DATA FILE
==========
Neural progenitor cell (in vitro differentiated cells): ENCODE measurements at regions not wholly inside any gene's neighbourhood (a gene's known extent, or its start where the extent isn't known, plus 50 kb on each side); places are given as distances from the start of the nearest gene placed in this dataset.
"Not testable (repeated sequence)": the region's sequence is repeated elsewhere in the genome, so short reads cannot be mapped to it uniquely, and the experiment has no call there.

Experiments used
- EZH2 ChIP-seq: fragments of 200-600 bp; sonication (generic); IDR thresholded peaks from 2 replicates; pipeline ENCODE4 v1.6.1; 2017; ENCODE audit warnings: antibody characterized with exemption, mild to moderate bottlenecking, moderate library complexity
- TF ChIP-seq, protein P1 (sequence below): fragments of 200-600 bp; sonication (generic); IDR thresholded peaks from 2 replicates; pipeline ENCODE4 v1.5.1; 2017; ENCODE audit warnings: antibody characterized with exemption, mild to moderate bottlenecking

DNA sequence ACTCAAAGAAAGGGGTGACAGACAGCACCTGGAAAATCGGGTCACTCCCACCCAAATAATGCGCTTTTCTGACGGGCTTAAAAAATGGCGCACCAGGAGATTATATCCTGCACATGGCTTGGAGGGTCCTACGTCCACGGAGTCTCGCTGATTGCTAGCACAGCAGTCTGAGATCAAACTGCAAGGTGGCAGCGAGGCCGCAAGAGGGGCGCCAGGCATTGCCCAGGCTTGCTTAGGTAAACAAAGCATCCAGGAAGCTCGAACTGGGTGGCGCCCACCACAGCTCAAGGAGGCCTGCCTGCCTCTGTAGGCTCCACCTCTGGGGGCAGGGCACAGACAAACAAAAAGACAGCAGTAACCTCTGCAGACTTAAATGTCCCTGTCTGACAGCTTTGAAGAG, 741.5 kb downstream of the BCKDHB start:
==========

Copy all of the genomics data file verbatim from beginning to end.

Neural progenitor cell (in vitro differentiated cells): ENCODE measurements at regions not wholly inside any gene's neighbourhood (a gene's known extent, or its start where the extent isn't known, plus 50 kb on each side); places are given as distances from the start of the nearest gene placed in this dataset.
"Not testable (repeated sequence)": the region's sequence is repeated elsewhere in the genome, so short reads cannot be mapped to it uniquely, and the experiment has no call there.

Experiments used
- EZH2 ChIP-seq: fragments of 200-600 bp; sonication (generic); IDR thresholded peaks from 2 replicates; pipeline ENCODE4 v1.6.1; 2017; ENCODE audit warnings: antibody characterized with exemption, mild to moderate bottlenecking, moderate library complexity
- TF ChIP-seq, protein P1 (sequence below): fragments of 200-600 bp; sonication (generic); IDR thresholded peaks from 2 replicates; pipeline ENCODE4 v1.5.1; 2017; ENCODE audit warnings: antibody characterized with exemption, mild to moderate bottlenecking

DNA sequence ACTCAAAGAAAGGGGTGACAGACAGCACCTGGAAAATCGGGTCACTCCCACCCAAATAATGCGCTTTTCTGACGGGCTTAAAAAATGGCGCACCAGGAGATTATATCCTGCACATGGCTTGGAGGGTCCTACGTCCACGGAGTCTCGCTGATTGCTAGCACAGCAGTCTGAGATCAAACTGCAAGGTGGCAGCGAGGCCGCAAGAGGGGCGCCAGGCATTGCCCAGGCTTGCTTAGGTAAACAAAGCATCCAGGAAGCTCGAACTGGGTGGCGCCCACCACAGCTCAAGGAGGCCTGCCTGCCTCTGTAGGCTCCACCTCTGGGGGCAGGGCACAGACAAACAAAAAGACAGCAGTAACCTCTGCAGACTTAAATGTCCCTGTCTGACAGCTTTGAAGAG, 741.5 kb downstream of the BCKDHB start: